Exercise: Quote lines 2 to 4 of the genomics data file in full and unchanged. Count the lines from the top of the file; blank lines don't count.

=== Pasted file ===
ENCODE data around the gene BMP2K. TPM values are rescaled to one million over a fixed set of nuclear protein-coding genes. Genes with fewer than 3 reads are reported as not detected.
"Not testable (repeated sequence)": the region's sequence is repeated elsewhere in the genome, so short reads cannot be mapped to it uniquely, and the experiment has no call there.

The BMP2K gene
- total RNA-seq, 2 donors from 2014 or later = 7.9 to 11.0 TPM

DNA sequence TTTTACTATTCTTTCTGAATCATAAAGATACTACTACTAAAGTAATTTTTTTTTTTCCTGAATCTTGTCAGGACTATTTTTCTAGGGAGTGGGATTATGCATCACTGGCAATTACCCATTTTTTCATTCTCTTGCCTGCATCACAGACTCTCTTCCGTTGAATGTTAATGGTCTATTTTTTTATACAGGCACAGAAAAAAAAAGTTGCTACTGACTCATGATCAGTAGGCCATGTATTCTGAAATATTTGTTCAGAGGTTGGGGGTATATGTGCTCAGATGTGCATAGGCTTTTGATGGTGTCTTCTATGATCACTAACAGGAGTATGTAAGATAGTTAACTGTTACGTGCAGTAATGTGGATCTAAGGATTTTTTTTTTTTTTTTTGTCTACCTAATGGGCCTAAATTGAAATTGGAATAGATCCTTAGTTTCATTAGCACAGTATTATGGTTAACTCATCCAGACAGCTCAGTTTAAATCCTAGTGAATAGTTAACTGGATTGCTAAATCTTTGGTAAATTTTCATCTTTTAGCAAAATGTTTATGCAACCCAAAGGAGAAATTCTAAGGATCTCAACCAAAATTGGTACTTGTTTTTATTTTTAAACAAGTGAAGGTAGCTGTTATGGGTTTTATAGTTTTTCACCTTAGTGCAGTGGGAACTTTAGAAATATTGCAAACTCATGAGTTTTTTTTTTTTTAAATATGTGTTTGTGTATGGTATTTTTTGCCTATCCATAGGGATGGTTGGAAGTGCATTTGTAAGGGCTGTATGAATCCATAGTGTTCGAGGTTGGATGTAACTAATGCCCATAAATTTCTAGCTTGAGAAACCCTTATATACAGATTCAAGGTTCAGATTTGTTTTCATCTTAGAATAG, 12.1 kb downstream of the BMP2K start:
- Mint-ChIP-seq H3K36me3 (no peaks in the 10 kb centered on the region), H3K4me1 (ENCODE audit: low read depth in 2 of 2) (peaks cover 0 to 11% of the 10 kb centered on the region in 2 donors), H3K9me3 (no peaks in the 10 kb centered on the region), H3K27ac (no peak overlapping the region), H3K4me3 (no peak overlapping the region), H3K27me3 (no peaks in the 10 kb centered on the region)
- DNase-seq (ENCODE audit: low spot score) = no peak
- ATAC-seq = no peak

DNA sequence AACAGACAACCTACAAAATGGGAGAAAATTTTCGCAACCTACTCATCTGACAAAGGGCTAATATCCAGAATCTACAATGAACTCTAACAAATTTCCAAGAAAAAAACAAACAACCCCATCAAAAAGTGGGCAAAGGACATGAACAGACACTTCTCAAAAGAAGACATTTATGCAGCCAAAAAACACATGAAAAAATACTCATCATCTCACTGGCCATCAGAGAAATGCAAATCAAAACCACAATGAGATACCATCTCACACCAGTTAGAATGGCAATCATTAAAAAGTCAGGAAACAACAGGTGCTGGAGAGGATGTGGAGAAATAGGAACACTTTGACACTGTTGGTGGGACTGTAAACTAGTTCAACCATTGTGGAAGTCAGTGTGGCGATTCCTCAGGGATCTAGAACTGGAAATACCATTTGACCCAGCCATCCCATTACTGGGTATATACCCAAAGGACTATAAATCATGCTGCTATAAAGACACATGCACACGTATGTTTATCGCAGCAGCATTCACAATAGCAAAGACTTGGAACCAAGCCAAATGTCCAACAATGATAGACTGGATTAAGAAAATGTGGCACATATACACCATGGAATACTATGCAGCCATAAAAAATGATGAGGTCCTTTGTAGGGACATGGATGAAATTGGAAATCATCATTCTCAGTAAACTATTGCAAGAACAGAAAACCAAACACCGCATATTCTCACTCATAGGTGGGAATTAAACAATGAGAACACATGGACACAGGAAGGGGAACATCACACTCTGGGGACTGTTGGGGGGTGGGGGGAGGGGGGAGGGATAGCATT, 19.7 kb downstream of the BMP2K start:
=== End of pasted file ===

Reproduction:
"Not testable (repeated sequence)": the region's sequence is repeated elsewhere in the genome, so short reads cannot be mapped to it uniquely, and the experiment has no call there.

The BMP2K gene
- total RNA-seq, 2 donors from 2014 or later = 7.9 to 11.0 TPM